USPSTF would like to determine whether incorporating three risk factors -- beyond the traditional two currently used, the Pooled Cohort Equations tool and the Framingham risk model -- could potentially improve health outcomes. To that end, the task force is looking for research on incorporating ankle-brachial index (ABI), coronary artery calcium (CAC), and high-sensitivity C-reactive protein (CRP) into the standard cardiovascular risk assessment.
In its public comments, USPSTF is asking for information on five questions:
- Compared with the Pooled Cohort Equations tool or Framingham risk factors alone, does risk assessment of asymptomatic adults using nontraditional risk factors lead to reduced incidence of cardiovascular events and/or mortality?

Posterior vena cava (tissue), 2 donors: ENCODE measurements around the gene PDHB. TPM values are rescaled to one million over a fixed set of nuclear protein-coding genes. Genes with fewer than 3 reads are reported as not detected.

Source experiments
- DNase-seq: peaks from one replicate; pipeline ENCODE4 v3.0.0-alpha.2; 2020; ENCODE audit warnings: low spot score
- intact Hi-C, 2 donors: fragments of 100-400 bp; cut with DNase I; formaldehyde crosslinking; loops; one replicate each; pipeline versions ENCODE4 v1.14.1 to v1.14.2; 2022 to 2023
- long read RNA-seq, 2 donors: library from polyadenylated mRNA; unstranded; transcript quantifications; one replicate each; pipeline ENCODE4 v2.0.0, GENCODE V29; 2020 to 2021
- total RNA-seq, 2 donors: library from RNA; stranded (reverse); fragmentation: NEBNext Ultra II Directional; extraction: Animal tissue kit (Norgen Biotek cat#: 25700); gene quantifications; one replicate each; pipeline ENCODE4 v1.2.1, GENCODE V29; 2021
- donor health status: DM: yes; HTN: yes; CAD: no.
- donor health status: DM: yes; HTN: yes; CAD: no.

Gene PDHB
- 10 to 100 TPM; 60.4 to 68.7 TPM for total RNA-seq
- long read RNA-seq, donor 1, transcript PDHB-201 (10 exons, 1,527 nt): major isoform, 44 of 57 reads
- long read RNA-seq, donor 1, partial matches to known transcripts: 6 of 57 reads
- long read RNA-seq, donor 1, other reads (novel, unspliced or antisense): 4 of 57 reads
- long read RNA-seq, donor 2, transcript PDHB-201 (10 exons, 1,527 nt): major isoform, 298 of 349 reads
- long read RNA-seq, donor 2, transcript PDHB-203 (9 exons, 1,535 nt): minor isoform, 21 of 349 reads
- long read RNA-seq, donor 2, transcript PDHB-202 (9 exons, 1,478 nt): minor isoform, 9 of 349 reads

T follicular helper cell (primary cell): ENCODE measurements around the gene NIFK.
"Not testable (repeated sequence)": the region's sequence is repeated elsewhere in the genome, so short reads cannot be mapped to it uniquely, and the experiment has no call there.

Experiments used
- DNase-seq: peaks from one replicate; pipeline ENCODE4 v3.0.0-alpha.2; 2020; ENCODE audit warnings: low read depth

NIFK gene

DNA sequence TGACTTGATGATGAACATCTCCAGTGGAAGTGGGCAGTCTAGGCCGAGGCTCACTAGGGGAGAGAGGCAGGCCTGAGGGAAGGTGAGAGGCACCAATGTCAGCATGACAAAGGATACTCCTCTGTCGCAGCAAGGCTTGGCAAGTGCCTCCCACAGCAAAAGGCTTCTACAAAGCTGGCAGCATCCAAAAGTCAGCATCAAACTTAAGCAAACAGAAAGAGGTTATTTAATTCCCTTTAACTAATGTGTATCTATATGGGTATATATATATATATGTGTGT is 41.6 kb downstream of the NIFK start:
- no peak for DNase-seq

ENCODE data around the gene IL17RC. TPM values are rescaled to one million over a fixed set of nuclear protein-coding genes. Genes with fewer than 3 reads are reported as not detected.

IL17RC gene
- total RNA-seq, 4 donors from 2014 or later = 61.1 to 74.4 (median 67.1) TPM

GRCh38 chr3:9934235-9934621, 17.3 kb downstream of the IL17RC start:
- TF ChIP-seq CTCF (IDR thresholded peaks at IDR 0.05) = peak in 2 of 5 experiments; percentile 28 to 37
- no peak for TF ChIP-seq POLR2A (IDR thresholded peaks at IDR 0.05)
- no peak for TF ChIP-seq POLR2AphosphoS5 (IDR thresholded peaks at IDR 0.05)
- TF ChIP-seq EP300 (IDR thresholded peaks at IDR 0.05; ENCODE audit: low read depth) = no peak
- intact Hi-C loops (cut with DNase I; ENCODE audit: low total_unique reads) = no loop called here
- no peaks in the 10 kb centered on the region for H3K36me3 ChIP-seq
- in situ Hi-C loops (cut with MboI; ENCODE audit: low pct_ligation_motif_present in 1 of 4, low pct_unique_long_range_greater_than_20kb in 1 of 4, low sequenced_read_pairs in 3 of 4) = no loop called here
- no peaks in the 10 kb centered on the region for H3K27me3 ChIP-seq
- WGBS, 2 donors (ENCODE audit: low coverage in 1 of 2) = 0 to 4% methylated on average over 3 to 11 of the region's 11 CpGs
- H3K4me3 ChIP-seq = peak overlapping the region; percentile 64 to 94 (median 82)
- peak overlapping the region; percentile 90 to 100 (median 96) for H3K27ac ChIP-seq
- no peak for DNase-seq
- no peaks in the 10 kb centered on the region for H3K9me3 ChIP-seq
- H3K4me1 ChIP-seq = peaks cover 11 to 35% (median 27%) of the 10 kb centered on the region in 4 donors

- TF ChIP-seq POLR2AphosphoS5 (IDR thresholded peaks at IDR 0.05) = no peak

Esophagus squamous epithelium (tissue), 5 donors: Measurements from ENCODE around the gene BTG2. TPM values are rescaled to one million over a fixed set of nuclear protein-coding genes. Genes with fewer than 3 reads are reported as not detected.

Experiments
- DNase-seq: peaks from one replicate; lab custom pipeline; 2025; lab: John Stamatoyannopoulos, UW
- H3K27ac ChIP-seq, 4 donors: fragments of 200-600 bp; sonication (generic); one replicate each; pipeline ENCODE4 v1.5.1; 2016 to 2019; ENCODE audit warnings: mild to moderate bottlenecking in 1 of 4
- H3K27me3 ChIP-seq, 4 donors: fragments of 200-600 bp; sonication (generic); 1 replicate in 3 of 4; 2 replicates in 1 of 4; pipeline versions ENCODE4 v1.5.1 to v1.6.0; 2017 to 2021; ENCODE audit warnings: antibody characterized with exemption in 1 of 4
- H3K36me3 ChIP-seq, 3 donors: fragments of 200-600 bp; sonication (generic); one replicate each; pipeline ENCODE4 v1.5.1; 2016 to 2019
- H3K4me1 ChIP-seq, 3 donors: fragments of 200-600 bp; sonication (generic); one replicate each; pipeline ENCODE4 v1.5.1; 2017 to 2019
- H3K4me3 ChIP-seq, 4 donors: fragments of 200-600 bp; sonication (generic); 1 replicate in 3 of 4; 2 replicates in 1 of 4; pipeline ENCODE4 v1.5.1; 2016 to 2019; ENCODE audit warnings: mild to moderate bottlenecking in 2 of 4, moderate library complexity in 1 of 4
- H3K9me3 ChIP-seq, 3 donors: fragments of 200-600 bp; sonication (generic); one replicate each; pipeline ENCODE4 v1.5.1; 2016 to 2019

- Does the use of nontraditional risk factors in addition to traditional risk factors to predict cardiovascular disease risk improve measures of calibration, discrimination, and risk reclassification?
- What are the harms of nontraditional risk factor assessment?
- Does treatment guided by nontraditional risk factors in addition to traditional risk factors lead to reduced incidence of cardiovascular events and/or mortality?
- What are the harms of aggressive risk factor modification?
Respondents have until 8 p.m. EST on July 8 to comment on the proposed research plan.
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